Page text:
Black Lives Matter and misconceptions

Pride Toronto finds itself in turmoil again. 

This time around, the upheaval stems from Pride’s honouring of activist group Black Lives Matter – Toronto (BLM-TO). 

When Pride announced that BLM-TO would take this role, many of us responded cynically, assuming the LGBT organization was being disingenuous. In the days since the parade, it’s becoming clear that our cynicism might not have been misguided. 

As is nationally and internationally now known, BLM-TO held up the parade for about 30 minutes to ask Pride to publicly sign a set of demands that would more firmly place Black Torontonians and other marginalized communities at the centre of the festival.

They ask for solid financial support for the Blackness Yes group who stage Blockorama, and for a central and fully supported stage for Black Queer Youth. Additionally, the group wants Indigenous, Black and trans people and those living with disabilities to have better access to paid positions within the Pride organization. They also demand the return of the South Asian stage and the removal of police floats from the parade. This last demand has overshadowed all the others.

Pride and BLM-TO’s detractors have failed to mount valid arguments against what appear to be justifiable demands. These may be hard to muster given that Pride continually prides itself on breaking down barriers. 

How can Pride legitimately exclude the large South Asian community whose influence is strong in politics across the nation, the province and the city? 

How can Pride legitimately resist the opportunity to employ some of the most marginalized in our community?

How can Black queer youth be denied full participation in the festival? 

The demands of BLM-TO are firmly of the current political moment of “valuing diversity” in employment, entertainment and community organizations. 

So how might we make sense of Pride’s refusal to acknowledge that the overwhelming presence of police marching in the parade in full regalia inhibits inclusion? 

The argument for police participation is based on misconceptions. 

One is that inclusion means we all can and do have the right to participate in the Pride parade. Nothing is further from the truth. 

Pride has in the past and will in the foreseeable future debate and impose restrictions on who marches. It’s not a free-for-all. Parade marchers must fit a certain values test, and as it stands currently, policing organizations fail that values test due to their mistreatment of trans, Indigenous and Black people (youth, in particular) and sex workers. These groups are all a part of the LGBTQI community Pride claims to represent.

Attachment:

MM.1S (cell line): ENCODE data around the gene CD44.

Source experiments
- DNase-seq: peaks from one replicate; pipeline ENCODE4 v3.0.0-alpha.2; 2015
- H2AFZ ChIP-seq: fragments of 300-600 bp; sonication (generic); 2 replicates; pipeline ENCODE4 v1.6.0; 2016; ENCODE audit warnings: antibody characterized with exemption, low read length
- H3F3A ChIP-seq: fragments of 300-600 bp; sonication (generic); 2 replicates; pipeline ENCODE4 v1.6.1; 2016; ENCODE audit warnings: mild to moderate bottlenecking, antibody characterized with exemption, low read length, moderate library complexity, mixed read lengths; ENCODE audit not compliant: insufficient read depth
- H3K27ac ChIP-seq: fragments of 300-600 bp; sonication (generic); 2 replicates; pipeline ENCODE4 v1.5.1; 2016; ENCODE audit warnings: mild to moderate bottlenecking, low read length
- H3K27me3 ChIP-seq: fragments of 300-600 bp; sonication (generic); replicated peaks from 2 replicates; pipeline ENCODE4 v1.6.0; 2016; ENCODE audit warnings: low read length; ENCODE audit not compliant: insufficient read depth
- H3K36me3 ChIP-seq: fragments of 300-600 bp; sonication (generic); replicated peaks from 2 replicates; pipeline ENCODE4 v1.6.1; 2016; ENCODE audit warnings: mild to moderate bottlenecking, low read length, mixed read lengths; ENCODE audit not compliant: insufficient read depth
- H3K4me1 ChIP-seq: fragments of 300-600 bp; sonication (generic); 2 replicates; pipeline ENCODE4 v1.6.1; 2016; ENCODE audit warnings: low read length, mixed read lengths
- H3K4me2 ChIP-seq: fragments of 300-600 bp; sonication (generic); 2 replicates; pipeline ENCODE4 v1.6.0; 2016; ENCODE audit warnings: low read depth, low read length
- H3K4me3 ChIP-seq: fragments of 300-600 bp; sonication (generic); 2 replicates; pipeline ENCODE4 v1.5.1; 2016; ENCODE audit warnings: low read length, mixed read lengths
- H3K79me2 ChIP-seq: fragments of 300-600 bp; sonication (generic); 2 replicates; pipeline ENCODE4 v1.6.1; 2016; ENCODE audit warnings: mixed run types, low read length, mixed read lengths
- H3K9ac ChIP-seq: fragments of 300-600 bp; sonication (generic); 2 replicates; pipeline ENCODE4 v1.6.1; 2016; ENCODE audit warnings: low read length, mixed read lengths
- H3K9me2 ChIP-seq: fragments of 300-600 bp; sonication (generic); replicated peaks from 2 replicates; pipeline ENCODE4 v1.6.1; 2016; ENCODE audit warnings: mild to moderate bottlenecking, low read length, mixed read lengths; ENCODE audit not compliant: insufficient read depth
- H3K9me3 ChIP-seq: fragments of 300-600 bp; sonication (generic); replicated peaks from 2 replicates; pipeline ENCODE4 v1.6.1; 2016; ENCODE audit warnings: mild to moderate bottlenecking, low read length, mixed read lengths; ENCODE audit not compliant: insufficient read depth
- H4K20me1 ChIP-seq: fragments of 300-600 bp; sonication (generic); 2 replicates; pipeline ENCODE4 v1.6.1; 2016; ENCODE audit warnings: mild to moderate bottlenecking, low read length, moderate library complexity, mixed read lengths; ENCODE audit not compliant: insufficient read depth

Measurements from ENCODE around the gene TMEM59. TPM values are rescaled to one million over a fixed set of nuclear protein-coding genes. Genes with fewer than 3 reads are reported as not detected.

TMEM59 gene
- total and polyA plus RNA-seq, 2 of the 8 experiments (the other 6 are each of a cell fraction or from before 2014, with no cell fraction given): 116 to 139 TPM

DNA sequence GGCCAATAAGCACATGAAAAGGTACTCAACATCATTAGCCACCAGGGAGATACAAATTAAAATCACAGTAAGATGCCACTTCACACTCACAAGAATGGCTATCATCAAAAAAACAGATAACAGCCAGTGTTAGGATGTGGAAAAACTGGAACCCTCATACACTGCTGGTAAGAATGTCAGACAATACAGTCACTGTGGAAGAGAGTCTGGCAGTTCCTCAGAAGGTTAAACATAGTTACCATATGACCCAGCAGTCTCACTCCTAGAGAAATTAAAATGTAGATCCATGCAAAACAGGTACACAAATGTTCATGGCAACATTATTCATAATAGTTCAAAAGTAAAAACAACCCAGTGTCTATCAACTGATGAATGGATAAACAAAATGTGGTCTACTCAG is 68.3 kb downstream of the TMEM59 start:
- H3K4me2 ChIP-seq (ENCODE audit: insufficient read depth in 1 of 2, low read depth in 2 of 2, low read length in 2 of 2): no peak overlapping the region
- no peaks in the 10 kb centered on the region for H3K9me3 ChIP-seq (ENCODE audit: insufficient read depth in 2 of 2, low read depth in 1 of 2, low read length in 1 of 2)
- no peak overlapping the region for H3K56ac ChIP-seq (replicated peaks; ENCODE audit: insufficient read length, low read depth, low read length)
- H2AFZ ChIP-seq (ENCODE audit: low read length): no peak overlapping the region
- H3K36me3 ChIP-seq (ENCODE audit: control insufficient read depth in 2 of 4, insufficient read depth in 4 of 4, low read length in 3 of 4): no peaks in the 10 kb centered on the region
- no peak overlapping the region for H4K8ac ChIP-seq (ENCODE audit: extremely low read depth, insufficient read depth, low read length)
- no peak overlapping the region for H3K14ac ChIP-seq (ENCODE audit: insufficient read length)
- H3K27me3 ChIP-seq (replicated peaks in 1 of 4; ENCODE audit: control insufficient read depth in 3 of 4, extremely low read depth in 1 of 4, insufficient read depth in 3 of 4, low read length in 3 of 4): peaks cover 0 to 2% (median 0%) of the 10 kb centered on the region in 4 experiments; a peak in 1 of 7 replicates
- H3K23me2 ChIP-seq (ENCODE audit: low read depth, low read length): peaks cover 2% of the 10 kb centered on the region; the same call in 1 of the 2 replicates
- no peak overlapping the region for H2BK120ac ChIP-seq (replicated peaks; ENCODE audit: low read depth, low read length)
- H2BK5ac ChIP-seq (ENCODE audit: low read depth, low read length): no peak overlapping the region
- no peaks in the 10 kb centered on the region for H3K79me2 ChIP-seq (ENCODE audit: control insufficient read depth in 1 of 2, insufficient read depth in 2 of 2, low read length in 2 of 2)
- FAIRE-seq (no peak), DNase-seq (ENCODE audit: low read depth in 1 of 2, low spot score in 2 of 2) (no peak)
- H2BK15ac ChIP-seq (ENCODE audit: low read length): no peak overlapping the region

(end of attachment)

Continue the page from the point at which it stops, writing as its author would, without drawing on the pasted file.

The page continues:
Police presence in the parade obscures the work that still needs to be accomplished and whitewashes our history with them.

The lie that policing organizations have radically reformed their relations with queer folks is enacted by their overwhelming presence in the parade. 

To remove police floats is not to act against inclusion but, rather, to say that inclusion matters and must be earned. 

Another and crucially important misconception is that the parade is a universal celebration of the ultimate achievement of queer rights in our society. 

While great strides have been made, many marginalized queer people remain fully without the rights we so giddily talk about. 

It’s sadly obvious that many white mainstream queers have been numbed into passivity by the ongoing rhetoric of having come so far. This rhetoric has kept many from noticing some of the most urgent political questions of our day. 

The “regret” negotiated recently by Rev. Brent Hawkes from Toronto police for the 80s bathhouse raids clearly did not include an apology to elements of the queer community still experiencing repression at the hands of police.

How Pride gets to speak for us is central to this debate. Policing and its practices sit at the centre of those urgent questions. 

From surveillance to questions of privacy, use of public space and policing the poor, modern law enforcement in numerous ways, including the ongoing criminalization of HIV transmission, impacts queer life. 

Some white mainstream queers do not understand their support of the police in the parade as an amnesiac response to their own history of exclusion. 

Their insensitivity to contemporary struggles after all the rhetoric of being able “to love who you want” (a phrase that suggests it is love rather than sex that marks our outsider status in the first place) is a fundamental part of the problem.

BLM-TO’s Pride protest has steered the conversation back to deeper and more important, even philosophical, questions of queer life. We need to meditate on them. Those questions, when honestly confronted, demonstrate that BLM-TO’s demands should be met posthaste. | @nowtoronto

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